But what happens when the paranoid prophet, the person seeking grandiose power lets go of his sense of ego and embraces God, does he suddenly become docile?

No, he would become humble for now he knows that his power is derived from a source greater than he, God, but he is still powerful.

If you have a big, separated self, is delusional  (for the separated self,  humble or grandiose, is always false hence delusional and hallucinatory; the ego separated self does not exist, what exists is unified spirit self); well, if one lets go of ones ego self and one is still on earth and one allows the Holy Spirit to guide one, that is, one goes from thinking and behaving from the ego left mind to thinking and behaving from the Holy Spirit, Christ directed right mind,  one now has behind one the most powerful force in the universe, so, one is now really powerful!

The big ego becomes the big Holy Spirit and acts big. So, it is not like giving up the ego means that one is now powerless; it means that one replaces the source of one's power, from ego to God and if one had sought big power one now has big power but power derived from God.

The fearful paranoid egotist becomes the fearless prophet of God, such as Jesus Christ (Jesus the human ego was fearful and used to run from those who could kill him and was paranoid but when he allowed the Holy Spirit to guide him he boldly went towards those who could kill him and did so fearlessly; see his triumphant entry into Jerusalem before his arrest and crucifixion).


My grandfather Osuji and my father, Johnson and myself and the Osujis in general have big egos; they are, as such, very fearful persons.

If we give up our big egos and now operate from the Holy Spirit we would become fearless, powerful selves who speak with the authority of God behind our words.

When we exit from the world of separation, the world of space, time and matter we shall see ourselves in the world of light forms, the gate of heaven; from there we enter the formless unified world of God. In formless God we would still have power, for the son of God has ultimate power but power that derives from his father, the whole, not from his separated self.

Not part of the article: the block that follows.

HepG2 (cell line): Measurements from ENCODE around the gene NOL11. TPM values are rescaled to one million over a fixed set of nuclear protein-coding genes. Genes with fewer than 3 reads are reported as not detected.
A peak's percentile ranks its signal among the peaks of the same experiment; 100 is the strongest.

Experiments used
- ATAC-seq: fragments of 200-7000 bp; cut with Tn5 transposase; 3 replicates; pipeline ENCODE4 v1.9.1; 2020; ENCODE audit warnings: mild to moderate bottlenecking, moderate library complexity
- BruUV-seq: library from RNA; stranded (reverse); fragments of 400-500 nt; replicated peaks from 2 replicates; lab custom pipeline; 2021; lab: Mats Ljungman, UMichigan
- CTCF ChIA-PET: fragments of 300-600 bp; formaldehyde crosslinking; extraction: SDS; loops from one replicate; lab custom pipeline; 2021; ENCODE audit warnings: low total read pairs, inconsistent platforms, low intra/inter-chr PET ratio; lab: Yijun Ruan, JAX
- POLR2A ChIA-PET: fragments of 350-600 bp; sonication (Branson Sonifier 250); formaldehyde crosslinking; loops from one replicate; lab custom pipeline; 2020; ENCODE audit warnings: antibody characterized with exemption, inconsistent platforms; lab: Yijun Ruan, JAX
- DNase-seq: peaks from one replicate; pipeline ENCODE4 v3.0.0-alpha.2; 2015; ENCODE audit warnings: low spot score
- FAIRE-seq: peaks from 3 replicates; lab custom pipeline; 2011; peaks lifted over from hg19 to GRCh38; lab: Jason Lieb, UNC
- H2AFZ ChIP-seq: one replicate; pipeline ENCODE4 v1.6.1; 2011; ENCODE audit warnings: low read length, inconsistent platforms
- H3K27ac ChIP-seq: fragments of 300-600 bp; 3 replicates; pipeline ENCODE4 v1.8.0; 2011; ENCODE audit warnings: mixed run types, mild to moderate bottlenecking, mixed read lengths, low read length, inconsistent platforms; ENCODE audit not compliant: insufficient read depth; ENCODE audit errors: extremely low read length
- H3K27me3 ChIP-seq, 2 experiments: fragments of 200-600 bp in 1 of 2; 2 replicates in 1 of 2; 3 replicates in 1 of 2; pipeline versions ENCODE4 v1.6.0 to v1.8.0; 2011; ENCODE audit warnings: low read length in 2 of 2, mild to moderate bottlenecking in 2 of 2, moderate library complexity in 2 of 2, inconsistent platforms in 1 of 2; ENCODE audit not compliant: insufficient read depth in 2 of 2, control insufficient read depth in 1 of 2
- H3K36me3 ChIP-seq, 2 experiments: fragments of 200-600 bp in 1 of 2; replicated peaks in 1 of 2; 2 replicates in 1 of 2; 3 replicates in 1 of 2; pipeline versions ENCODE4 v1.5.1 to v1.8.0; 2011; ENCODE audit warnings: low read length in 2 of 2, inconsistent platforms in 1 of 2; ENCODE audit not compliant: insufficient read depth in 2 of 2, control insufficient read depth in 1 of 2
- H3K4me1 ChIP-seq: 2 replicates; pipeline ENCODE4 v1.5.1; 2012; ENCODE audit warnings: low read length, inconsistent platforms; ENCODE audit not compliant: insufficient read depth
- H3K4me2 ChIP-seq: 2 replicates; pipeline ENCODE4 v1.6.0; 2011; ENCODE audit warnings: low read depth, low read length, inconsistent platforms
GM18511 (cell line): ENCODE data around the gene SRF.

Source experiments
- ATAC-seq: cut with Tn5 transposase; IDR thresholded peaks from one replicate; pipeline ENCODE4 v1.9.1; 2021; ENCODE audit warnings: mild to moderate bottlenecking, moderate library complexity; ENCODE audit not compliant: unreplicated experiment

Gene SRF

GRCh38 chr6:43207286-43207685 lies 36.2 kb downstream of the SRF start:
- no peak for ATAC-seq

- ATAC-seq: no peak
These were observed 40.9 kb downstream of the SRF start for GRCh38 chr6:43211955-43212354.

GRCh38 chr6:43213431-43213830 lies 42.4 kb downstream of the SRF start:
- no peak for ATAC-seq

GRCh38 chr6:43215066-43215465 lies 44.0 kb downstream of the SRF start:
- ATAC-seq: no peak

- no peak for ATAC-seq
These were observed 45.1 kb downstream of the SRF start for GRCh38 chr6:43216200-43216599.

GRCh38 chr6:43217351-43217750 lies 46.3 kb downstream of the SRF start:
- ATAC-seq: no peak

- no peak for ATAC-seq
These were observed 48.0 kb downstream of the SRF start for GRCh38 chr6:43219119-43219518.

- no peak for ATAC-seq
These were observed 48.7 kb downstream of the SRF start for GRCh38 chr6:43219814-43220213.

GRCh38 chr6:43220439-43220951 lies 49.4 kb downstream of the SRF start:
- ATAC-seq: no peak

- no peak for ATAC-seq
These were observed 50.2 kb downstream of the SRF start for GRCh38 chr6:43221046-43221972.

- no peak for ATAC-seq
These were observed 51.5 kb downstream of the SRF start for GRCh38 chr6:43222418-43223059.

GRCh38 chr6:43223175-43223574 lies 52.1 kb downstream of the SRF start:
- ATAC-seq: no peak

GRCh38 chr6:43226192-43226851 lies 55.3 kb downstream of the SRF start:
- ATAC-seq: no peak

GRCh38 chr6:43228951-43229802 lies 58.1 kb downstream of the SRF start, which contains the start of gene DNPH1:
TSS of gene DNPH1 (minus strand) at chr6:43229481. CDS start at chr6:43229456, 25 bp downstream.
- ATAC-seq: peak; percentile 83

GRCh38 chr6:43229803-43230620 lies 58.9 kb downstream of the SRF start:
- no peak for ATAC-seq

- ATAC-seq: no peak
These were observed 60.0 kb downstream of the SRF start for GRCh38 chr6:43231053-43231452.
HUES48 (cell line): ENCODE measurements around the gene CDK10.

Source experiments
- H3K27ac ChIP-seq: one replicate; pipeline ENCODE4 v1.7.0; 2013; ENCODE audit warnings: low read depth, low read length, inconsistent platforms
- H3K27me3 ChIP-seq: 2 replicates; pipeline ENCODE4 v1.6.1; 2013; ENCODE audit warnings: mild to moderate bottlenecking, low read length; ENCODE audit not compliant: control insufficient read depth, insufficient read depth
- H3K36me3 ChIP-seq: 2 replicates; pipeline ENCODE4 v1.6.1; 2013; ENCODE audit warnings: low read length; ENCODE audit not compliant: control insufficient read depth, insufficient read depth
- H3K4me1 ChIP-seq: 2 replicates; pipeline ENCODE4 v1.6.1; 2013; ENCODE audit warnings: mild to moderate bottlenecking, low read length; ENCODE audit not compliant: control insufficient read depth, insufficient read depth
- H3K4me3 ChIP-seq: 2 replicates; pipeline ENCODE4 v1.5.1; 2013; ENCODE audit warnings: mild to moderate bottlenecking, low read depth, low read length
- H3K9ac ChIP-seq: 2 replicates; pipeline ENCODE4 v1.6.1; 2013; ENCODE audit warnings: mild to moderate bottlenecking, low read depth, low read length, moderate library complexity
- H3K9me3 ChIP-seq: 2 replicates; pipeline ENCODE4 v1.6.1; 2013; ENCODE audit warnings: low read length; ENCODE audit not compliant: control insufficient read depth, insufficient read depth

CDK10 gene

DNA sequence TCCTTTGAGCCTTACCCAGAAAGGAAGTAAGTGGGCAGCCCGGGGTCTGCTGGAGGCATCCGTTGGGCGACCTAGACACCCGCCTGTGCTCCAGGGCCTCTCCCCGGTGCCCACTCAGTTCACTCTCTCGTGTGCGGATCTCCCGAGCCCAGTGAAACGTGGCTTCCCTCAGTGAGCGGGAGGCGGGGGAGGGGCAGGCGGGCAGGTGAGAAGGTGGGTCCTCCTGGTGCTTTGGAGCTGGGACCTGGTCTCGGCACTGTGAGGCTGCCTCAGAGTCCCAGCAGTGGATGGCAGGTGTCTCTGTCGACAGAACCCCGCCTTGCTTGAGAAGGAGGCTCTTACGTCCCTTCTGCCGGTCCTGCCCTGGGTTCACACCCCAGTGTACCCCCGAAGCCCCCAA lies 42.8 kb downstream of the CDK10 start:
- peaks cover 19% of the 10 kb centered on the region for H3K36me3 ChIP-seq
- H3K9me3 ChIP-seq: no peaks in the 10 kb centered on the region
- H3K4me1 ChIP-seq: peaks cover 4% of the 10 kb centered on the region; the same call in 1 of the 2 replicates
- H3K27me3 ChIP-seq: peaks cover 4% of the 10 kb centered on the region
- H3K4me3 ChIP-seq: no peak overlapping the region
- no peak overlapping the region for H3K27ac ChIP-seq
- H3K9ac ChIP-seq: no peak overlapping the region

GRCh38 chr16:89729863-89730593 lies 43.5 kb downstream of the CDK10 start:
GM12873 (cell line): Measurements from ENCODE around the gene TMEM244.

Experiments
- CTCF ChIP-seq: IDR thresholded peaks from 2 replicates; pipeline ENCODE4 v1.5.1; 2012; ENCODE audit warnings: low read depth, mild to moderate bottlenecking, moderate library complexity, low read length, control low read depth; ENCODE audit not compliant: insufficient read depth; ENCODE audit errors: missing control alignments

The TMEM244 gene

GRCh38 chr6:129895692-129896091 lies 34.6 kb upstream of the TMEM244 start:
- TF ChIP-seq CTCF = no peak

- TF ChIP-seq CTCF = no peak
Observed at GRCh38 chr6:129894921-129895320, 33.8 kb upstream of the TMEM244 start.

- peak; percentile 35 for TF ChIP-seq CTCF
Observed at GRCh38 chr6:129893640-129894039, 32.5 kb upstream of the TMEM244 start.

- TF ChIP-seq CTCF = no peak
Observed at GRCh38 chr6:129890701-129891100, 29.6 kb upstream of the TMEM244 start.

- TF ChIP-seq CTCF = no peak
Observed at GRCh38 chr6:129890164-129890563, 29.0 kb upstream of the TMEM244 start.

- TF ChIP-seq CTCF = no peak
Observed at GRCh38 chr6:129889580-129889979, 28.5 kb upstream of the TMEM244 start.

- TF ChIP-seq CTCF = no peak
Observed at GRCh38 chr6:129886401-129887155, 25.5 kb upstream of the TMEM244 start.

But as long as we seek to derive power from the separated ego self we must have fear of harm and death.

It is only in God that one knows that one is eternal, permanent and changeless and therefore is fearless and courageous in living and speaking the truth.

Ozodi Osuji

February 3, 2017

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Ozodi Osuji Ph.D

Ozodi Thomas Osuji is from Imo State, Nigeria. He obtained his PhD from UCLA. He taught at a couple of Universities and decided to go back to school and study psychology. Thereafter, he worked in the mental health field and was the Executive Director of two mental health agencies. He subsequently left the mental health environment with the goal of being less influenced by others perspectives, so as to be able to think for himself and synthesize Western, Asian and African perspectives on phenomena. Dr Osuji’s goal is to provide us with a unique perspective, one that is not strictly Western or African but a synthesis of both. Dr Osuji teaches, writes and consults on leadership, management, politics, psychology and religions. Dr Osuji is married and has three children; he lives at Anchorage, Alaska, USA.

He can be reached at: (907) 310-8176